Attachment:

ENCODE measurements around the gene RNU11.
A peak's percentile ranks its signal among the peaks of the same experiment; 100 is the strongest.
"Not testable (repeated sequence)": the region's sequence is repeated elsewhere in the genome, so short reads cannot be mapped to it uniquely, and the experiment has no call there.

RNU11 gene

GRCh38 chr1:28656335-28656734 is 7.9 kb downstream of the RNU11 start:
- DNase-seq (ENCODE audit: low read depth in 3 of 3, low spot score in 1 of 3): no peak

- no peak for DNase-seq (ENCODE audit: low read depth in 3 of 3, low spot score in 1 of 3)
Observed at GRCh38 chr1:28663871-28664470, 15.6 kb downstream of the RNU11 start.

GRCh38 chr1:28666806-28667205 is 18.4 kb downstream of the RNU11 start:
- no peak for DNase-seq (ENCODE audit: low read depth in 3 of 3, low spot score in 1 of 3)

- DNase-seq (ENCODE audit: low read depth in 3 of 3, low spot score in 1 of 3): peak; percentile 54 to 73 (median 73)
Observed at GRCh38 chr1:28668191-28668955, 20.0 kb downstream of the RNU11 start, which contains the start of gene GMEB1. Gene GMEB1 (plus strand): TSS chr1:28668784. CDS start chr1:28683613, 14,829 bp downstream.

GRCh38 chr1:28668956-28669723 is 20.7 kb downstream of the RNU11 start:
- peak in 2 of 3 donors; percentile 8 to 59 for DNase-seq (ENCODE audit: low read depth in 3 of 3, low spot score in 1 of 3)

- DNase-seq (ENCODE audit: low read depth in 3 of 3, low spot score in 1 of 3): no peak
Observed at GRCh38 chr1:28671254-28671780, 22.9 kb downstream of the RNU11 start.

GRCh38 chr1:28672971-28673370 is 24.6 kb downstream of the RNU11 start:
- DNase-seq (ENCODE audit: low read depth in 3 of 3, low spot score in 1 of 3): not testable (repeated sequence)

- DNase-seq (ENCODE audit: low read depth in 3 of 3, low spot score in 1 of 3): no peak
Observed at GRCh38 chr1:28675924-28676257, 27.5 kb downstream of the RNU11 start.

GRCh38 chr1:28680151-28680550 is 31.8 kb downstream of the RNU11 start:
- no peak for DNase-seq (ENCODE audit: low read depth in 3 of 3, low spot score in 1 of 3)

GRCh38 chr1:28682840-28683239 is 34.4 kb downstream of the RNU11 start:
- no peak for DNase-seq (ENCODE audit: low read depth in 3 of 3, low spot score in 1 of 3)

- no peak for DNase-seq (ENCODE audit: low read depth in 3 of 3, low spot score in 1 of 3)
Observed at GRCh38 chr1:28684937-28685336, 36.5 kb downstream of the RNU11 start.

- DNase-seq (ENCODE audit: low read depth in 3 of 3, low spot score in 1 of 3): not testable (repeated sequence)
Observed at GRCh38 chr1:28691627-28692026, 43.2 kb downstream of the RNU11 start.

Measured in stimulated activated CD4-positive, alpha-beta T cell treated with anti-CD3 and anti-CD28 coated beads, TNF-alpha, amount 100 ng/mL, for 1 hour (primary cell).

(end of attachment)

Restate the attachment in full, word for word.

ENCODE measurements around the gene RNU11.
A peak's percentile ranks its signal among the peaks of the same experiment; 100 is the strongest.
"Not testable (repeated sequence)": the region's sequence is repeated elsewhere in the genome, so short reads cannot be mapped to it uniquely, and the experiment has no call there.

RNU11 gene

GRCh38 chr1:28656335-28656734 is 7.9 kb downstream of the RNU11 start:
- DNase-seq (ENCODE audit: low read depth in 3 of 3, low spot score in 1 of 3): no peak

- no peak for DNase-seq (ENCODE audit: low read depth in 3 of 3, low spot score in 1 of 3)
Observed at GRCh38 chr1:28663871-28664470, 15.6 kb downstream of the RNU11 start.

GRCh38 chr1:28666806-28667205 is 18.4 kb downstream of the RNU11 start:
- no peak for DNase-seq (ENCODE audit: low read depth in 3 of 3, low spot score in 1 of 3)

- DNase-seq (ENCODE audit: low read depth in 3 of 3, low spot score in 1 of 3): peak; percentile 54 to 73 (median 73)
Observed at GRCh38 chr1:28668191-28668955, 20.0 kb downstream of the RNU11 start, which contains the start of gene GMEB1. Gene GMEB1 (plus strand): TSS chr1:28668784. CDS start chr1:28683613, 14,829 bp downstream.

GRCh38 chr1:28668956-28669723 is 20.7 kb downstream of the RNU11 start:
- peak in 2 of 3 donors; percentile 8 to 59 for DNase-seq (ENCODE audit: low read depth in 3 of 3, low spot score in 1 of 3)

- DNase-seq (ENCODE audit: low read depth in 3 of 3, low spot score in 1 of 3): no peak
Observed at GRCh38 chr1:28671254-28671780, 22.9 kb downstream of the RNU11 start.

GRCh38 chr1:28672971-28673370 is 24.6 kb downstream of the RNU11 start:
- DNase-seq (ENCODE audit: low read depth in 3 of 3, low spot score in 1 of 3): not testable (repeated sequence)

- DNase-seq (ENCODE audit: low read depth in 3 of 3, low spot score in 1 of 3): no peak
Observed at GRCh38 chr1:28675924-28676257, 27.5 kb downstream of the RNU11 start.

GRCh38 chr1:28680151-28680550 is 31.8 kb downstream of the RNU11 start:
- no peak for DNase-seq (ENCODE audit: low read depth in 3 of 3, low spot score in 1 of 3)

GRCh38 chr1:28682840-28683239 is 34.4 kb downstream of the RNU11 start:
- no peak for DNase-seq (ENCODE audit: low read depth in 3 of 3, low spot score in 1 of 3)

- no peak for DNase-seq (ENCODE audit: low read depth in 3 of 3, low spot score in 1 of 3)
Observed at GRCh38 chr1:28684937-28685336, 36.5 kb downstream of the RNU11 start.

- DNase-seq (ENCODE audit: low read depth in 3 of 3, low spot score in 1 of 3): not testable (repeated sequence)
Observed at GRCh38 chr1:28691627-28692026, 43.2 kb downstream of the RNU11 start.

Measured in stimulated activated CD4-positive, alpha-beta T cell treated with anti-CD3 and anti-CD28 coated beads, TNF-alpha, amount 100 ng/mL, for 1 hour (primary cell).